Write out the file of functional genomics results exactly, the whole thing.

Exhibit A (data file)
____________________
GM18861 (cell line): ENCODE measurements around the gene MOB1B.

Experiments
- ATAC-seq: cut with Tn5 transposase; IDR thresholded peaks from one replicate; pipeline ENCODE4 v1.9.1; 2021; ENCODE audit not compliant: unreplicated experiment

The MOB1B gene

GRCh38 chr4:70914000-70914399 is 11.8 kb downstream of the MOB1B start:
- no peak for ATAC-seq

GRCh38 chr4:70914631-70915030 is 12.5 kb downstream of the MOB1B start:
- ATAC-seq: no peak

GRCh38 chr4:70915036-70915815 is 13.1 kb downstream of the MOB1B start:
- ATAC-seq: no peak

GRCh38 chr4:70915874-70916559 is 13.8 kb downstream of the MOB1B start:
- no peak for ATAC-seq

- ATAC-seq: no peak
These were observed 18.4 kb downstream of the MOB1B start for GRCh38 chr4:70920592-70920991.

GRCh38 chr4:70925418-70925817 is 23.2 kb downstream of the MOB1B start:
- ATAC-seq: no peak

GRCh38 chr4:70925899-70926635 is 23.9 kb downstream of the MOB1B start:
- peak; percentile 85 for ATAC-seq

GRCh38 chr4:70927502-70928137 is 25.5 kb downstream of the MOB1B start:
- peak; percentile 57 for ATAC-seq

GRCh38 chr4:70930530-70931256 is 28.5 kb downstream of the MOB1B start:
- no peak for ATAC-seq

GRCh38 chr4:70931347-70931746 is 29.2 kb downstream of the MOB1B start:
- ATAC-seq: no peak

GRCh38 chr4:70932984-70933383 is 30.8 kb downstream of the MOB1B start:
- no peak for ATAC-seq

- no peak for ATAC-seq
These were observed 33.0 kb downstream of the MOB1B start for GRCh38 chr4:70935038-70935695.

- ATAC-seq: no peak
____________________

GM18861 (cell line): ENCODE measurements around the gene MOB1B.

Experiments
- ATAC-seq: cut with Tn5 transposase; IDR thresholded peaks from one replicate; pipeline ENCODE4 v1.9.1; 2021; ENCODE audit not compliant: unreplicated experiment

The MOB1B gene

GRCh38 chr4:70914000-70914399 is 11.8 kb downstream of the MOB1B start:
- no peak for ATAC-seq

GRCh38 chr4:70914631-70915030 is 12.5 kb downstream of the MOB1B start:
- ATAC-seq: no peak

GRCh38 chr4:70915036-70915815 is 13.1 kb downstream of the MOB1B start:
- ATAC-seq: no peak

GRCh38 chr4:70915874-70916559 is 13.8 kb downstream of the MOB1B start:
- no peak for ATAC-seq

- ATAC-seq: no peak
These were observed 18.4 kb downstream of the MOB1B start for GRCh38 chr4:70920592-70920991.

GRCh38 chr4:70925418-70925817 is 23.2 kb downstream of the MOB1B start:
- ATAC-seq: no peak

GRCh38 chr4:70925899-70926635 is 23.9 kb downstream of the MOB1B start:
- peak; percentile 85 for ATAC-seq

GRCh38 chr4:70927502-70928137 is 25.5 kb downstream of the MOB1B start:
- peak; percentile 57 for ATAC-seq

GRCh38 chr4:70930530-70931256 is 28.5 kb downstream of the MOB1B start:
- no peak for ATAC-seq

GRCh38 chr4:70931347-70931746 is 29.2 kb downstream of the MOB1B start:
- ATAC-seq: no peak

GRCh38 chr4:70932984-70933383 is 30.8 kb downstream of the MOB1B start:
- no peak for ATAC-seq

- no peak for ATAC-seq
These were observed 33.0 kb downstream of the MOB1B start for GRCh38 chr4:70935038-70935695.

- ATAC-seq: no peak